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Arch Hellen Med, 32(3), May-June 2015, 318-327


Health-related quality of life in parents of children with intellectual disability

T.V. Kastanias, H.T. Douda, S.A. Batsiou, S.P. Tokmakidis
School of Physical Education and Sports Science, Democritus University of Thrace, Komotini, Greece

OBJECTIVE Special clinical characteristics and socio-psychological difficulties are observed in individuals with intellectual disability (ID) which may have a negative impact on the psychological and physical health of their parents. This study aimed to evaluate various aspects of health-related quality of life (HRQoL) in parents of children suffering from ID.

METHOD The sample consisted of 354 parents, aged 48.15±14.2 years, who had a child attending a special education school or institution. The instrument Health Survey SF-36 (scoring 0–100) was used to evaluate the physical and socio-psychological health of the parents.

RESULTS The SF-36 scoring revealed the following results: Physical functioning (PF): 74.35±23.77, role physical (RP): 75.81±37.04, physical pain (BP): 67.23±29.55, general health (GH): 62.47±22.13, vitality (VT): 57.66±20.75, social functioning (SF): 71.97±27.69, role emotional (RE): 68.27±39.77, and mental health (MH): 58.32±22.43. The internal consistency reliability measured by Cronbach's alpha was 0.903. The Kruskal-Wallis non-parametric analysis of variance and the Mann-Whitney U-test revealed no significant gender (father – mother) differences in health-related quality of life, but a significant negative impact of parental age on specific items, namely PF: U=11,088, RP: U=11,898, BP: U=11,070, GH: U=10,422, VT: U=12,042, and SF: U=12,078 (p≤0.007). The marital status of the parents was negatively associated with RP: U=11,898 (p=0.02) and RE: U=11,376 (p=0.004), and when an increase in the number of children was taken into consideration, analysis of variance also revealed a negative influence on PF: x2=51.665, BP: x2=16.485, SF: x2=19.301, RE: x2=30.670 (p=0.000), and MH: x2=6.840 (p=0.033). Parents with chronic illness recorded lower HRQoL, specifically RP: U=10,566, BP: U=5,652, VT: U=8,334, SF: U=9,414, PF: U=3,618 and GH: U=3,114 (p<0.001). The parental educational status positively affected PF: x2=21.446, BP: x2=6.201, GH: x2=13.827, VT: x2=10.292, SF: x2=17.114 and MH: x2=27.250 (p<0.05). In addition, a negative relationship was found between abnormal parental body mass index (BMI) and HRQoL, specifically PF: x2=28.137, RP: x2=11.348, BP: x2=25.325, GH: x2=70.140, VT: x2=41.868, MH: x2=20.897 (p<0.01).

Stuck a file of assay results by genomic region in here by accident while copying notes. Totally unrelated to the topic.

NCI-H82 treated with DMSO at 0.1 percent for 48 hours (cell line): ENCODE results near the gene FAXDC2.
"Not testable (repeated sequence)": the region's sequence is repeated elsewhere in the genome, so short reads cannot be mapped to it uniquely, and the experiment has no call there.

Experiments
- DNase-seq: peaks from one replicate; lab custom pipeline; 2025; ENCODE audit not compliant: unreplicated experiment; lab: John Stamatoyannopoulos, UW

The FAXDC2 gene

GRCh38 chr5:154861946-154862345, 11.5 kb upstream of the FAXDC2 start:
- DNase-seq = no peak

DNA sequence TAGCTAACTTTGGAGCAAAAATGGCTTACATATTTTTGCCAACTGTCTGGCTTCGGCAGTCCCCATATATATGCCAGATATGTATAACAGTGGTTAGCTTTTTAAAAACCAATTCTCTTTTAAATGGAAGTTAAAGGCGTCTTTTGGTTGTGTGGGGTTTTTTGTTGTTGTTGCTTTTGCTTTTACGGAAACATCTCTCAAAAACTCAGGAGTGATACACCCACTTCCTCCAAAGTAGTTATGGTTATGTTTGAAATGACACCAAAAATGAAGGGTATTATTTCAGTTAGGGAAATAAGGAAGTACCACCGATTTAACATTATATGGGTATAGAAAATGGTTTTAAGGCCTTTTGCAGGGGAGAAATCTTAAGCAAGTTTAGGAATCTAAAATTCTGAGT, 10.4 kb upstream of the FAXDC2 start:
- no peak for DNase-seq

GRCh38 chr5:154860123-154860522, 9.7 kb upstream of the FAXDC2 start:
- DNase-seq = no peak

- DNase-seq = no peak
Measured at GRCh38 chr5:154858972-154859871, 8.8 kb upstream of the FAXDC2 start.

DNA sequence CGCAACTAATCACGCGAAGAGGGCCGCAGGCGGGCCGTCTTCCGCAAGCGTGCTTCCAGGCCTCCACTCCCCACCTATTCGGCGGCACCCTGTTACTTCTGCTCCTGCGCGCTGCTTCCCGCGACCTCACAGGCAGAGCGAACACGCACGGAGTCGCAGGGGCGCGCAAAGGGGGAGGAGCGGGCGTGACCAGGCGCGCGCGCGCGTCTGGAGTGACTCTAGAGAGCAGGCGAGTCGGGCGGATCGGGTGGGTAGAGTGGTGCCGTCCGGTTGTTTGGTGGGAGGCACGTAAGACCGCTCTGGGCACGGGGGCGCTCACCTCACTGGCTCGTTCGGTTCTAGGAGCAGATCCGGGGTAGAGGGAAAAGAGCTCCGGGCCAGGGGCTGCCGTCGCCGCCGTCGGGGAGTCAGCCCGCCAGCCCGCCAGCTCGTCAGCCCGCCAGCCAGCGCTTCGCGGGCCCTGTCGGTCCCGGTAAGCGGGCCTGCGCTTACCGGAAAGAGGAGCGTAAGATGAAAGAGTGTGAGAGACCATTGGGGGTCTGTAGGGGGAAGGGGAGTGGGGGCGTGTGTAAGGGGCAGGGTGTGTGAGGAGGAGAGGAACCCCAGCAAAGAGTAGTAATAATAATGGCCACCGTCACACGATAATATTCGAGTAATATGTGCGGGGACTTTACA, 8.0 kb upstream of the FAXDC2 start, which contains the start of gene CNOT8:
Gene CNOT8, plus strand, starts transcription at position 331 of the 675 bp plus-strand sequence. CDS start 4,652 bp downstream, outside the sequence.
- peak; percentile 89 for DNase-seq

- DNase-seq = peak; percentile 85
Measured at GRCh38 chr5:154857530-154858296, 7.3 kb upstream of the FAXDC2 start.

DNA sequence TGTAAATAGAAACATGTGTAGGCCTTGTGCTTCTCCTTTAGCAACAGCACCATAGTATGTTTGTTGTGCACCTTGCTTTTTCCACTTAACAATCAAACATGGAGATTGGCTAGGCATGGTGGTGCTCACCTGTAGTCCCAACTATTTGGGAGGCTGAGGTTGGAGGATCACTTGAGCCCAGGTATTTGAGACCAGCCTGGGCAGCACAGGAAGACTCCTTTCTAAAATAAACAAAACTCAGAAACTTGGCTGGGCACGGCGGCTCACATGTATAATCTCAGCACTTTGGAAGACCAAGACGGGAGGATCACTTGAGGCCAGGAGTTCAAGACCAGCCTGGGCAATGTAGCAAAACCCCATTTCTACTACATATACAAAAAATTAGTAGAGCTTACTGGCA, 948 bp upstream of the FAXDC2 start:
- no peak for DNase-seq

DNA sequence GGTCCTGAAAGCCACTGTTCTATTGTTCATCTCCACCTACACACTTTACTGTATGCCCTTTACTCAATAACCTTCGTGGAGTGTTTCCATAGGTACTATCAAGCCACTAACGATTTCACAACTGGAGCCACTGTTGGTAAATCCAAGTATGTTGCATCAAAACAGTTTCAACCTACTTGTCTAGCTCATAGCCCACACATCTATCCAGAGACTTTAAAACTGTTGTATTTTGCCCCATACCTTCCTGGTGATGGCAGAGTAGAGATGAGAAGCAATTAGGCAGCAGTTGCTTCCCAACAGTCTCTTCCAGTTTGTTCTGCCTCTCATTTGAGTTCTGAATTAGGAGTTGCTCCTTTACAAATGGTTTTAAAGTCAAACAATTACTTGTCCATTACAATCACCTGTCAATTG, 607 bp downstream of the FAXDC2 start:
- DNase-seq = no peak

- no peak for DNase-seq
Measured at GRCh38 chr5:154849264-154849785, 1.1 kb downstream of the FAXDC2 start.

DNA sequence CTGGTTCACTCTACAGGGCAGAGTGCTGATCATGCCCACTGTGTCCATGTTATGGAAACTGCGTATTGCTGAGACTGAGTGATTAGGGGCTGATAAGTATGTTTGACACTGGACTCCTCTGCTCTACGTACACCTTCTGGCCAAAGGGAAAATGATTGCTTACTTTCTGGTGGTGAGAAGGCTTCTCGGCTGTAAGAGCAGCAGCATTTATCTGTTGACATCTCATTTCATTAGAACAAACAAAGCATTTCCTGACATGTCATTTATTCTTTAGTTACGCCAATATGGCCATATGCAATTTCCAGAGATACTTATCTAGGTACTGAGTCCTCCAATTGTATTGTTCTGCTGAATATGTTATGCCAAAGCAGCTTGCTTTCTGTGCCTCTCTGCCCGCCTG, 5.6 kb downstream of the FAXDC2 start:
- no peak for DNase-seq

CONCLUSIONS: Parents of children suffering from ID record low scores on HRQoL scales, indicating a poor level of physical and mental health.

Key words: Intellectual disability, Mental health, Physical health, Quality of life, SF-36.

© Archives of Hellenic Medicine